Excellent. The pistols retains 98% plus of their original gold inlays which remain pristine and crisp with their relief features intact. The background is “French Gray" in most areas and the few non-embellished surfaces are mostly bright metal. The exceptional stocks have some slight pressure marks and a few slight scratches but is otherwise near new. The actions function flawlessly. The pistols have almost certainly never been fired and likely handled very little over their 172 year lives thus far. The case has some minor hairline cracks on the exterior but is otherwise in very fine condition with minor storage type wear and some pressure marks and fading on the interior. The Accessories are very fine overall.
This is an absolutely outstanding cased pair of exhibition quality percussion pistols extensively inlaid with relief chiseled gold in incredibly artistic elaborate designs covering nearly all of the metal surfaces complimented by equally intricate raised relief carving on the stocks. The pair are both marked in relief gold as follows on the top flat of the octagon barrels "Donne’ par le ROI des Francais a Mr. le Capitaine COCHRAN. 1843.” In English: "Given by the KING of France to Mr (Monsieur). Captain COCHRAN. 1843". The barrels also have small signature "MANCEAUX” in gold on the upper left flats and "A PARIS" on the upper right flats. The latter marking is executed in platinum to contrast with the former markings and the extensive florals and other designs are executed in gold. The gold inlays include two superbly rendered relief dragons on each lock, relief crowned lions on the forend caps, relief crowned demonic style faces on the trigger guards and various floral and scroll patterns all in pure gold. The designs have textured backgrounds. These extraordinary pistols ordered by the King of France from the royal workshop at Tulle headed by Jules Manceaux, the armory’s finest gunsmith, exhibit the very finest quality throughout testifying to King Louis Philippe’s regard for his old friend, Captain Cochrane, an extraordinary figure second only to Horatio Nelson in the pantheon of English naval heroes. The Louis Philippe/Lord Cochrane Manceaux pistols differ from all other similar gold decorated pistols being actually inlaid with gold. Nearly all other sets known by Devisme, Gastinne Renette, LePage, and others are etched and then thinly damascened with gold amalgam. The King’s presentation pistols are decorated with true gold inlay. The barrels feature post and notch sights, spurred trigger guards, and superbly carved highly figured European walnut stocks with coordinating floral pattern with intertwined heads and flutes. The case is a work of art in its own right with gold and silver designs on the exterior including a heavy raised relief cast and chased silver presentation plaque bearing the same inscription as appears on the barrels except in two lines and all capital letters. The interior has some pressed designs on the velvet lining along with gold motifs and "MANCEAUX./A PARIS." Inside the case is a cleaning rod, ram rod, wooden mallet, round wooden container with two additional percussion nipples, ball puller, a wrench with gold collar, a gold embellished bullet mold, and a gold inlaid powder flask. The designs on the latter three accessories match the designs on the pistols. Captain Cochrane is known as the real Master and Commander. His exploits are so remarkable as to be beyond belief. Cochrane was the British naval officer who proposed saturation bombing and chemical warfare during the Napoleonic Wars. In 1818 following a false conviction after connection with the London Stock Exchange Scandal of 1814 Cochrane left England and became a fantastically successful mercenary admiral for Chile, Peru, Brazil, and Greece. He was pardoned in 1832 by King William IV and inherited the title Earl of Dundonald. In 1798 the Duke of Orleans (later King Louis Philippe) and his brothers the Duke de Montpensier, and Count Beaujolais were fleeing the terrors of the French Revolution aboard a small and uncomfortable American vessel. Captain Cochrane invited the French royals to enjoy the relative comfort of His Majesty’s frigate. While attempting to board the much larger frigate the Duke of Orleans lost his grip and plunged into the sea. The Duke swam to the stern and a boat was lowered “Which rescued him from his unwelcome bath”. On the 31st of March 1798 Captain Cochrane landed the three French royals in Havana harbor. The future King and the Captain remained friends and undoubtedly after Lord Cochrane was pardoned these magnificent pistols were ordered by King Louis Philippe as a token of esteem.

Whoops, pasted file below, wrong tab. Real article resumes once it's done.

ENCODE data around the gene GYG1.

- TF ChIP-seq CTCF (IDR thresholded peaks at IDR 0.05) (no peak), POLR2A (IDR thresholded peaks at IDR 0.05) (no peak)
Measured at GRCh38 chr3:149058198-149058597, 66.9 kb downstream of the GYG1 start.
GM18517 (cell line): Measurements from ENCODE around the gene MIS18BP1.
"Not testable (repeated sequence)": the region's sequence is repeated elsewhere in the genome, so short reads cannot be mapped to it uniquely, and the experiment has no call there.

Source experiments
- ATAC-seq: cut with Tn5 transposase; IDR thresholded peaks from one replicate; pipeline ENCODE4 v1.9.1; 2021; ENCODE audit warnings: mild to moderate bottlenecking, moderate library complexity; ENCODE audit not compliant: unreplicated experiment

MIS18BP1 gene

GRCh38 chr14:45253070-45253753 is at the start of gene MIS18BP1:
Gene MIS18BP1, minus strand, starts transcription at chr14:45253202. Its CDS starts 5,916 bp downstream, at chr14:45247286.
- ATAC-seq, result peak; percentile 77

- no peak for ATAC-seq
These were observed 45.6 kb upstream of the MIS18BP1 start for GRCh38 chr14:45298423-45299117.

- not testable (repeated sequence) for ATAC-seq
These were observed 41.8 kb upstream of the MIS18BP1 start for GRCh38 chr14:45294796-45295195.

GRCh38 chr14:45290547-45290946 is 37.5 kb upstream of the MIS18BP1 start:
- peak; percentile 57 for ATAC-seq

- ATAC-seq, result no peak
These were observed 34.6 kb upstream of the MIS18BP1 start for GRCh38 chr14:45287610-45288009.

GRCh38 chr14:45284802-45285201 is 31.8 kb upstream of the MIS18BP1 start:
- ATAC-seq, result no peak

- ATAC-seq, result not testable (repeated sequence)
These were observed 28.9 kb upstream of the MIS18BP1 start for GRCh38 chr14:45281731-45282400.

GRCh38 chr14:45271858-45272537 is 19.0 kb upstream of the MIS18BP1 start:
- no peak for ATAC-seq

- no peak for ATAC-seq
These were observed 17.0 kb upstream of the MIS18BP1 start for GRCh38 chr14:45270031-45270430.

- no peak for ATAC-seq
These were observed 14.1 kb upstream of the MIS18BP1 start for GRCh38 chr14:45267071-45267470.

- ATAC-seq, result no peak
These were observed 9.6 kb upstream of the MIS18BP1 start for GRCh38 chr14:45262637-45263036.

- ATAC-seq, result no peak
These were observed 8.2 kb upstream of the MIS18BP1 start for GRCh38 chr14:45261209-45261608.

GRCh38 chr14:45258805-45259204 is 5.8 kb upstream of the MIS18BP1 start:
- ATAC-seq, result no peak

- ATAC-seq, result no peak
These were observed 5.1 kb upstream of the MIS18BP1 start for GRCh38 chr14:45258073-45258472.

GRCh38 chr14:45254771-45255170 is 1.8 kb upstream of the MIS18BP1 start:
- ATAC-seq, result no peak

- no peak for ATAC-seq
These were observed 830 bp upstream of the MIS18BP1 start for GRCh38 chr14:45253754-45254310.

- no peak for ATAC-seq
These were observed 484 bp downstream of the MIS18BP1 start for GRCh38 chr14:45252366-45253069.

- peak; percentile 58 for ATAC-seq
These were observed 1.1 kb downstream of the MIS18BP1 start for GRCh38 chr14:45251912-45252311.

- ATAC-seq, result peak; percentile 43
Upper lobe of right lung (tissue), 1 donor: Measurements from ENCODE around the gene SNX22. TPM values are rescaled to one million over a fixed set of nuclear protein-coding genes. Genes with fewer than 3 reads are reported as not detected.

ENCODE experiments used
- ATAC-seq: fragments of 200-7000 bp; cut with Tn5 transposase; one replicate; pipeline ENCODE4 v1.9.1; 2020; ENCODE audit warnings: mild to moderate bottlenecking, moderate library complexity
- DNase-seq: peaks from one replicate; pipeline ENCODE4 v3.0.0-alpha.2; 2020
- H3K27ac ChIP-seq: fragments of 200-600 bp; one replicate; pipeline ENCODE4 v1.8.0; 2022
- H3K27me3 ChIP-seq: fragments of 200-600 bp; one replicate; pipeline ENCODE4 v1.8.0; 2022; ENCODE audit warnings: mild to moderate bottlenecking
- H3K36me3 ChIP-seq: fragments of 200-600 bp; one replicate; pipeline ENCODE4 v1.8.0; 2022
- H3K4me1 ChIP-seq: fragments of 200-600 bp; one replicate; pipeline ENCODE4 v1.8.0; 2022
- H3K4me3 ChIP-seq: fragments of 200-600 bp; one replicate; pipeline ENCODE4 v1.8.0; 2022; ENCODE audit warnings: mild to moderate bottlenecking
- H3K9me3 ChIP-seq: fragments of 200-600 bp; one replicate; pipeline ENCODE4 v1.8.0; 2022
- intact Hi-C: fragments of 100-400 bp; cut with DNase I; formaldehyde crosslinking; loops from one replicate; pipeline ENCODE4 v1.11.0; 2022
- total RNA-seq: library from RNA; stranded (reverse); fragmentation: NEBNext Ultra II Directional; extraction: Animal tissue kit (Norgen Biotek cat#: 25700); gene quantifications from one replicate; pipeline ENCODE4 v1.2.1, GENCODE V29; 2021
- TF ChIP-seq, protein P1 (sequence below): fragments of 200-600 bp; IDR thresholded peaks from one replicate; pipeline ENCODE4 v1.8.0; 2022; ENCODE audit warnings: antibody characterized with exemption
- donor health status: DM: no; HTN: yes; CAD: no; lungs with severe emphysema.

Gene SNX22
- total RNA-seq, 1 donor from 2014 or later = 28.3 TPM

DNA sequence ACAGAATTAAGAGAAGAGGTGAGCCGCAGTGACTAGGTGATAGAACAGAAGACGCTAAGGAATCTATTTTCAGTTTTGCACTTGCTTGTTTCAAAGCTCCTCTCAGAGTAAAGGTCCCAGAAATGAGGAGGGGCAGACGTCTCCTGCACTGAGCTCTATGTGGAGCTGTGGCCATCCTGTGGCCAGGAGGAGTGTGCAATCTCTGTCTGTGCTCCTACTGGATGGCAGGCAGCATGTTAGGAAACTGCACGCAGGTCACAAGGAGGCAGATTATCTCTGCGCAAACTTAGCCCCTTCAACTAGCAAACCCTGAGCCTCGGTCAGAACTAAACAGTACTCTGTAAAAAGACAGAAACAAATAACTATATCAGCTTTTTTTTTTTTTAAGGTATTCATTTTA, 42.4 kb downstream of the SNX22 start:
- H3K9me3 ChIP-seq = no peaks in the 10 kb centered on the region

It is clear that this set has been well cared for and exchanged hands very few times since it was originally presented by King Louis-Philippe to Captain Cochrane. They are simply one of the most splendid Royal presentation sets known in or out of a museum and it is doubtful whether an opportunity to purchase a pair of such quality with an equally important history will come along for many years.
As discussed in A.